According to Mashable's Lauren Indvik, nearly half of Americans think that tablets like Apple's iPad will eventually replace laptops, including about a third of those 65 or older and 18 to 29. That may be because tablets are the microwave ovens of computing, as Matthew Guay put it, and are much easier and more convenient to use for most things ... even if there are some things they can't do at all.
So does that mean you don't have to bring your laptop on your next trip? Here's what you need to consider.
If you're a business traveler, chances are there's something you have to bring thanks to your company's IT department. Of course, chances are you're also bringing something else that gets the job done better, and it might as well be a tablet. Just check with IT first, to make sure their security policy allows it.
The iPad's iWork suite is more than capable of creating business documents and presentations, at any rate, although an external keyboard might help. Specialized line of business applications will still require a laptop, though, unless your company has iPad or tablet developers.
Lenovo does make a ThinkPad tablet, which combines a Trackpoint and keyboard with a ThinkPad take on the iPad's form factor. Since it's an Android tablet, though, it has far fewer tablet apps than the iPad does, and not many that are designed for the Trackpoint.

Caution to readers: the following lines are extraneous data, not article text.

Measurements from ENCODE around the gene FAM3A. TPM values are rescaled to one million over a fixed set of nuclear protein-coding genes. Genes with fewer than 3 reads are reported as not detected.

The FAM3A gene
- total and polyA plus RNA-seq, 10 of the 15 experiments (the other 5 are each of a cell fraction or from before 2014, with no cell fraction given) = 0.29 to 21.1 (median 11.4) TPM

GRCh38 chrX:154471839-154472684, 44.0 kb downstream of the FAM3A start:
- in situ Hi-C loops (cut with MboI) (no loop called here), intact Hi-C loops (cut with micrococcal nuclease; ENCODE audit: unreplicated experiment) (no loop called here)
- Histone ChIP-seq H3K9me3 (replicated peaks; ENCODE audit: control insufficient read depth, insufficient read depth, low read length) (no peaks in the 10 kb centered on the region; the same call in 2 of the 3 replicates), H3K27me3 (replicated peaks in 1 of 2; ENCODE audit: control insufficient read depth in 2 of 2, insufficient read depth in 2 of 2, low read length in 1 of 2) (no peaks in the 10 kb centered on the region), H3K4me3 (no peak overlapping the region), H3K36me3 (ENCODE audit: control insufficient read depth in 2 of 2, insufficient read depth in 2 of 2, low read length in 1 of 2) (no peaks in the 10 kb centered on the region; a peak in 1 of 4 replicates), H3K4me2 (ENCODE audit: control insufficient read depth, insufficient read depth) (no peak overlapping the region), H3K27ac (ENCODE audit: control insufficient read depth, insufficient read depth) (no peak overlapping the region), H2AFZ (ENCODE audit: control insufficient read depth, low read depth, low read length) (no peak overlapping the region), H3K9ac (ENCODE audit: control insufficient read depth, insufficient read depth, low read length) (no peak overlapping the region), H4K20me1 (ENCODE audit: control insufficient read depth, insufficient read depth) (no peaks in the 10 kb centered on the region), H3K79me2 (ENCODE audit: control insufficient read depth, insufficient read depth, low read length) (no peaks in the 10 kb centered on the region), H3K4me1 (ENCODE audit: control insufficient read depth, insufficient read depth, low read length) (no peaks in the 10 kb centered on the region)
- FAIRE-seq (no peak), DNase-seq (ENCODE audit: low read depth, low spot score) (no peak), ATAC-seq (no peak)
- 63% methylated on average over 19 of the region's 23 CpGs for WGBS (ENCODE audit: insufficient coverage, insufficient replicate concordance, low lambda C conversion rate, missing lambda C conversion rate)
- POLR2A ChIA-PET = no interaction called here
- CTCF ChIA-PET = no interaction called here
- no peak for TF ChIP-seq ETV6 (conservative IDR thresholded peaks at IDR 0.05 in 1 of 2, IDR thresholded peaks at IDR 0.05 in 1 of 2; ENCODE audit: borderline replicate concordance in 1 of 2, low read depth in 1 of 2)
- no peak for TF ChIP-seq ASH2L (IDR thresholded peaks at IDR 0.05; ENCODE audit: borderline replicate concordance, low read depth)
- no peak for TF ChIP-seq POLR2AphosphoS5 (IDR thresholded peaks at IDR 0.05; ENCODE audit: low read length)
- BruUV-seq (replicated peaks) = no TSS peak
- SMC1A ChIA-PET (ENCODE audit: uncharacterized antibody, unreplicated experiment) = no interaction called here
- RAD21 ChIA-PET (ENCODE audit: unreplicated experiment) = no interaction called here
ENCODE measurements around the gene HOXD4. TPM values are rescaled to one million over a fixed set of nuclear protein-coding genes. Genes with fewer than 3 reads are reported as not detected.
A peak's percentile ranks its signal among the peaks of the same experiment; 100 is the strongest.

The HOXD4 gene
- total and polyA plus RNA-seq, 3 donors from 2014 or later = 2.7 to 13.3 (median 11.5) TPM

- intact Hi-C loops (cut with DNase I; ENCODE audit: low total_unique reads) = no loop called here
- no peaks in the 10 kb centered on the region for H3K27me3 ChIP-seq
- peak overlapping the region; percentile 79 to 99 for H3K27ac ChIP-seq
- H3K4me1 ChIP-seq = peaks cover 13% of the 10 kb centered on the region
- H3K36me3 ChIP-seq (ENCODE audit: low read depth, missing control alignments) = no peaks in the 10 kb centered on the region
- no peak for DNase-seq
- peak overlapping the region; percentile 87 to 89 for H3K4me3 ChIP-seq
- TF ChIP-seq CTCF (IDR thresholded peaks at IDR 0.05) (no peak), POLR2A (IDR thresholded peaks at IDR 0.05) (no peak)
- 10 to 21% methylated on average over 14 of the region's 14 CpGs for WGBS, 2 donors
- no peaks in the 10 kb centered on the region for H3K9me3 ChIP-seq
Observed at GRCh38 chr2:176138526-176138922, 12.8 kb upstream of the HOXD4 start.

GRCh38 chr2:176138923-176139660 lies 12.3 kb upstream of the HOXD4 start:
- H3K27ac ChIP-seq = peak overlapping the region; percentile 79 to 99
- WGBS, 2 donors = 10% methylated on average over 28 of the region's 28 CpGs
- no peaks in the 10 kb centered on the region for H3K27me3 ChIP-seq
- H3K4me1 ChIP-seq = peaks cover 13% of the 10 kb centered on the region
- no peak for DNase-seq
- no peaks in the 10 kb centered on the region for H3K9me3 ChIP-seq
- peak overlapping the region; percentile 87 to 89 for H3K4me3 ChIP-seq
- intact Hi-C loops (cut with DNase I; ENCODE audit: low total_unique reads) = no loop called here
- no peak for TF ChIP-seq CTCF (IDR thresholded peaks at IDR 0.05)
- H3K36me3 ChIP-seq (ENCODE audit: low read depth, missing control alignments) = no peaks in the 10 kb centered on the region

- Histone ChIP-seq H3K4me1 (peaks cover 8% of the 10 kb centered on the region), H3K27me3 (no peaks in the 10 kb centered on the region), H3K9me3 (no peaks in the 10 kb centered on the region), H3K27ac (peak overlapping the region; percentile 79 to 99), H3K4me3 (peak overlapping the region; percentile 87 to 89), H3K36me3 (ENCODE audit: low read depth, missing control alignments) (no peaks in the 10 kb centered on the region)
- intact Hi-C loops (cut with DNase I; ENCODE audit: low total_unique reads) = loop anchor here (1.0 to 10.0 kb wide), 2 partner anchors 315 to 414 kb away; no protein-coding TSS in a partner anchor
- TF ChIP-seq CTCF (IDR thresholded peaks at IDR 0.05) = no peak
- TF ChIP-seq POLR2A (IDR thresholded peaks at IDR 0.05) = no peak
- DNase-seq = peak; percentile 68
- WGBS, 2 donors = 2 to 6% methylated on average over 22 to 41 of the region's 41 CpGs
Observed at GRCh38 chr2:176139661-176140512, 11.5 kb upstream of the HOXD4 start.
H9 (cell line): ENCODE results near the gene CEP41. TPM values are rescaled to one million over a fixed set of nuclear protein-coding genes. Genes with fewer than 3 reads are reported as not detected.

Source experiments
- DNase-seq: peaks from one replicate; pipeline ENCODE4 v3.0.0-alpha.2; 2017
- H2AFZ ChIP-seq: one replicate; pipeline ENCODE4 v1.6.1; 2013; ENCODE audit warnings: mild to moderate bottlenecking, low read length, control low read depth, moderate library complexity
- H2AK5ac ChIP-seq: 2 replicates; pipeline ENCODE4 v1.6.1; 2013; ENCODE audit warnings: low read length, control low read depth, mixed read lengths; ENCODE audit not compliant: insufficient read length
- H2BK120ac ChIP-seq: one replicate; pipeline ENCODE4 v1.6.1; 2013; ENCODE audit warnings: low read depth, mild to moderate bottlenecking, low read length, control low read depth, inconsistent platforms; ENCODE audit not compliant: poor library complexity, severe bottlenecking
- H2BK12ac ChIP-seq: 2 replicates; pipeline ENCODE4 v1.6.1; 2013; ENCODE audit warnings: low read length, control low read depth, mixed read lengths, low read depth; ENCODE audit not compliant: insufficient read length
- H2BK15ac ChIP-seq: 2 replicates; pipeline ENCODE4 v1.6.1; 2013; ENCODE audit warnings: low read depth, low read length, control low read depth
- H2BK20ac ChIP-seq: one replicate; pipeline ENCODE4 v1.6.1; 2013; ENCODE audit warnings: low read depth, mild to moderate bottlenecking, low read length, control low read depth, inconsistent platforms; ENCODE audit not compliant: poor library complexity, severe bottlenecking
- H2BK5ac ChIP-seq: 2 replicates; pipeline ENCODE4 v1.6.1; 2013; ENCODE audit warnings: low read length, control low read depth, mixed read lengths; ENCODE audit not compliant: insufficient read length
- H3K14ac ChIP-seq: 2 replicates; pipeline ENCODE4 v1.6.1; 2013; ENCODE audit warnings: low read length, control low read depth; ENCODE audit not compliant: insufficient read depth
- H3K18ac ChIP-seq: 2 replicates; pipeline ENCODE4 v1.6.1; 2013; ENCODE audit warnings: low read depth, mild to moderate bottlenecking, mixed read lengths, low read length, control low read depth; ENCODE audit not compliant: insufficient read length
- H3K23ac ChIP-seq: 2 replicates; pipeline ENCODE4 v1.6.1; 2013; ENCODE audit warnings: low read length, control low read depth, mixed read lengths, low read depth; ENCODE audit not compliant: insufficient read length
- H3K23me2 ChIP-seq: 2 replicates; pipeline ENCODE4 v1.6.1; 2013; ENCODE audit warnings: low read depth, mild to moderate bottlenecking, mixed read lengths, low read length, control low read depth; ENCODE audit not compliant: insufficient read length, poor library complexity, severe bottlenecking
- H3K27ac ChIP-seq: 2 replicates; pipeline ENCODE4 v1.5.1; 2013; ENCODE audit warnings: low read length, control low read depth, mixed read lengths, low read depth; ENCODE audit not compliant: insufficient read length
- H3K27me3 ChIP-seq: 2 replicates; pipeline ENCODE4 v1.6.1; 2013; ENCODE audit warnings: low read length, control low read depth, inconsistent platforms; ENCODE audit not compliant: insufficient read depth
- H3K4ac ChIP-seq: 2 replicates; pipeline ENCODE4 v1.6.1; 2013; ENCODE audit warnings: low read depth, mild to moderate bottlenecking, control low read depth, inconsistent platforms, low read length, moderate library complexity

Home and student
Students don't have to worry as much about IT departments. But they do have to worry about their courseload, sometimes even while traveling. If Apple's new iBooks textbook initiative takes off, they might be able to bring their iPads instead of a thick book to study and do assignments with. On the other hand, since you'll basically have to have the iPad open to iBooks to read the textbook, trying to do your schoolwork on the same iPad might be hard even if you've got the apps for it.
If you don't need your laptop for school or for work, you might be able to answer the question just based on your needs and preferences. You already know that your laptop can do things your iPad or tablet can't. The only question is whether or not you'll miss them enough to justify adding six or more pounds to your travel weight. Especially on airplanes, and especially given what TSA screeners sometimes do to laptops.
A netbook or MacBook Air might seem like a good compromise. Just be aware of the ergonomics of being hunched over a tiny keyboard and screen for long periods of time.
Jared Spurbeck is an open-source software enthusiast, who uses an Android phone and an Ubuntu laptop PC. He has been writing about technology and electronics since 2008.
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